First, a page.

The New York Times
By Jeff Zeleny
HAHN, Germany — As President Obama prepared to leave Washington to fly to the Middle East, he conducted several television and radio interviews at the White House to frame the goals for a five-day trip, including the highly-anticipated speech Thursday at Cairo University in Egypt.
In an interview with Laura Haim on Canal Plus, a French television station, Mr. Obama noted that the United States also could be considered as “one of the largest Muslim countries in the world.” He sought to downplay the expectations of the speech, but he said he hoped the address would raise awareness about Muslims.
“Now, I think it’s very important to understand that one speech is not going to solve all the problems in the Middle East,” Mr. Obama said. “And so I think expectations should be somewhat modest.”...
“What I want to do is to create a better dialogue so that the Muslim world understands more effectively how the United States, but also how the West thinks about many of these difficult issues like terrorism, like democracy, to discuss the framework for what’s happened in Iraq and Afghanistan and our outreach to Iran, and also how we view the prospects for peace between the Israelis and the Palestinians,” Mr. Obama said.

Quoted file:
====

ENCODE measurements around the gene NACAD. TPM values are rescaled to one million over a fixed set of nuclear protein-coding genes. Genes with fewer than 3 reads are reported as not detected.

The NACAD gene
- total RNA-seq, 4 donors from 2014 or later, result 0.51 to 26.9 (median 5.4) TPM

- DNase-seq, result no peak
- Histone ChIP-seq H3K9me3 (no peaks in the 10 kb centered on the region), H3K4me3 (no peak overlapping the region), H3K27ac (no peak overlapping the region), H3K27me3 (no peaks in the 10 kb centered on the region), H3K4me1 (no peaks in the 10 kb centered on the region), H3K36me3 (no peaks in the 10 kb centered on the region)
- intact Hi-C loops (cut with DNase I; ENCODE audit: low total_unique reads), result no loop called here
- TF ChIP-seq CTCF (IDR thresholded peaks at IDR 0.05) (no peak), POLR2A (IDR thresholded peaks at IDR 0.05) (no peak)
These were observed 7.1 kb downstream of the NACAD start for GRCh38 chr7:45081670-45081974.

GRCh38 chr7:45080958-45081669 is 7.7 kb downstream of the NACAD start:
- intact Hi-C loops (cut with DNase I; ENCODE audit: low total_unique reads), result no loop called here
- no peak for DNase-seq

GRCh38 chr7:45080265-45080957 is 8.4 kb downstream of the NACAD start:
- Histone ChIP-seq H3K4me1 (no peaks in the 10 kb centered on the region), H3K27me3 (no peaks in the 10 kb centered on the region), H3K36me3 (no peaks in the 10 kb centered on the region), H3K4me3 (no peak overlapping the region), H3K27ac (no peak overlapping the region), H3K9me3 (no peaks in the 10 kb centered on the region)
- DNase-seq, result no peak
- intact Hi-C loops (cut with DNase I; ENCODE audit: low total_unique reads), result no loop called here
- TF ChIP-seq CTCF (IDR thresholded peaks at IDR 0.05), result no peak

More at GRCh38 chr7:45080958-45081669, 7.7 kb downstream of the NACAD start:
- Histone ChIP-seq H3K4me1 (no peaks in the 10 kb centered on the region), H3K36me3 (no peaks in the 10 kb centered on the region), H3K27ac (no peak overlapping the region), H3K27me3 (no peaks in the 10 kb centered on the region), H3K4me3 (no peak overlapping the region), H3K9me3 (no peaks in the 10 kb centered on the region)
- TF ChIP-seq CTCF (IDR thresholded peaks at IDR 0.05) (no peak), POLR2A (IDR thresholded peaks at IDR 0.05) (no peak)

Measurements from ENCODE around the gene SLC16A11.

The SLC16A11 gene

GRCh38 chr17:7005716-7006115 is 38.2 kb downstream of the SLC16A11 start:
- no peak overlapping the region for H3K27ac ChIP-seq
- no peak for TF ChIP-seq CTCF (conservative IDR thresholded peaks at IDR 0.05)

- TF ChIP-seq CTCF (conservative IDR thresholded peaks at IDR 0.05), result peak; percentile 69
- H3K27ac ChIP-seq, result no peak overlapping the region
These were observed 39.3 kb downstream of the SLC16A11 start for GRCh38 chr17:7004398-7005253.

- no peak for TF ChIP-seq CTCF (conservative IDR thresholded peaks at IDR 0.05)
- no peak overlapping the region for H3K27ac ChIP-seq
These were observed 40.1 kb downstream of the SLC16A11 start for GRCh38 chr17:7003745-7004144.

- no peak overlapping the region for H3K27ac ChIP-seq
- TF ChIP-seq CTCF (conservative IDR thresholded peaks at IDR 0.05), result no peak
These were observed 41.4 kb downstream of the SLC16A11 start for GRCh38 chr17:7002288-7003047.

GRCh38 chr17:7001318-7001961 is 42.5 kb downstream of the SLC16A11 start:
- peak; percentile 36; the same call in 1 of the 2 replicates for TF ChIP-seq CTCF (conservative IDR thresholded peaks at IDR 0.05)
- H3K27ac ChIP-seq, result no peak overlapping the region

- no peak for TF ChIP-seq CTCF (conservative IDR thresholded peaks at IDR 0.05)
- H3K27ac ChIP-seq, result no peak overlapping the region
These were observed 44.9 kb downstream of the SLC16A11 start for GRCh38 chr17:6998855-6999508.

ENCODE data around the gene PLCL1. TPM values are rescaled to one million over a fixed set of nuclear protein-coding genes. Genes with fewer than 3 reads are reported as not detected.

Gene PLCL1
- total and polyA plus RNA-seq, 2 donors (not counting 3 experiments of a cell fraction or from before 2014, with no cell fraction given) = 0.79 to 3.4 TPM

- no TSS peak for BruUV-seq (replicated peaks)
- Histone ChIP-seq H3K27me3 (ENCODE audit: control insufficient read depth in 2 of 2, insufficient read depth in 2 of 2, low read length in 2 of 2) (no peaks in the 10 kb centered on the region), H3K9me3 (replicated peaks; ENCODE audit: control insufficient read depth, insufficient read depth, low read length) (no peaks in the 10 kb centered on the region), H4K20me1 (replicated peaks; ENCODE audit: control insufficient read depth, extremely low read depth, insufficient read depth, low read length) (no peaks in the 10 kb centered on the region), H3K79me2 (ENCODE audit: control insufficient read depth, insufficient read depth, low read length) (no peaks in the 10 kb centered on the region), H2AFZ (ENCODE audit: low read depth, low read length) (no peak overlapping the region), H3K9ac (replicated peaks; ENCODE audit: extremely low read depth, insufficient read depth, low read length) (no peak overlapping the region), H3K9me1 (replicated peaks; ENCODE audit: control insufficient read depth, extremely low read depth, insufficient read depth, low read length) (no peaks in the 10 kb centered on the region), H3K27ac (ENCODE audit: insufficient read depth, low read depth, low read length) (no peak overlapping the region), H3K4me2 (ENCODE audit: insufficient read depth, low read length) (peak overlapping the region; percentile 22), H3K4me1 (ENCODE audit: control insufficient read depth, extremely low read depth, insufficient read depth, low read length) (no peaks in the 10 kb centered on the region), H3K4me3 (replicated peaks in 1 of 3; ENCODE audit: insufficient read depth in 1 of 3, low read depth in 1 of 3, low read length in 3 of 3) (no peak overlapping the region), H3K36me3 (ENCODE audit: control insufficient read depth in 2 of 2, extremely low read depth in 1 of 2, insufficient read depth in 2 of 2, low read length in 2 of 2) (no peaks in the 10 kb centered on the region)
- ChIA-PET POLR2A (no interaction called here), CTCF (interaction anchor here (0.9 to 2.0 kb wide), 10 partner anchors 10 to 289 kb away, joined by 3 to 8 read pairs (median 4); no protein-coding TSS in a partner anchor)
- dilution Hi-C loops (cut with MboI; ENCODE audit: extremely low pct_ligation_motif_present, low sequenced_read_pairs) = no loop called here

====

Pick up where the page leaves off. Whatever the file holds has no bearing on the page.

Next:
The president said the United States and other parts of the Western world “have to educate ourselves more effectively on Islam.”
“And one of the points I want to make is, is that if you actually took the number of Muslim Americans, we’d be one of the largest Muslim countries in the world,” Mr. Obama said. “And so there’s got to be a better dialogue and a better understanding between the two peoples.”
The speech on Thursday has many intended audiences, but among them are the young people in Cairo and beyond.
“I think the most important thing I want to tell young people is that, regardless of your faith, those who build as opposed to those who destroy I think leave a lasting legacy, not only for themselves but also for their nations,” Mr. Obama said. “And the impulse towards destruction as opposed to how can we study science and mathematics and restore the incredible scientific and knowledge — the output that came about during centuries of Islamic culture.”
The president is flying Air Force One directly from Washington to Riyadh. The White House press corps — traveling on a chartered United 767 — is refueling in Hahn, Germany.
- Hussam Ayloush
- Hussam has been a lifelong human rights activist who is passionate about promoting democratic societies, in the US and worldwide, in which all people, including immigrants, workers, minorities, and the poor enjoy freedom, justice, economic justice, respect, and equality. Mr. Ayloush frequently lectures on Islam, media relations, civil rights, hate crimes and international affairs. He has consistently appeared in local, national, and international media. Full biography at: http://hussamayloush.blogspot.com/2006/08/biography-of-hussam-ayloush.html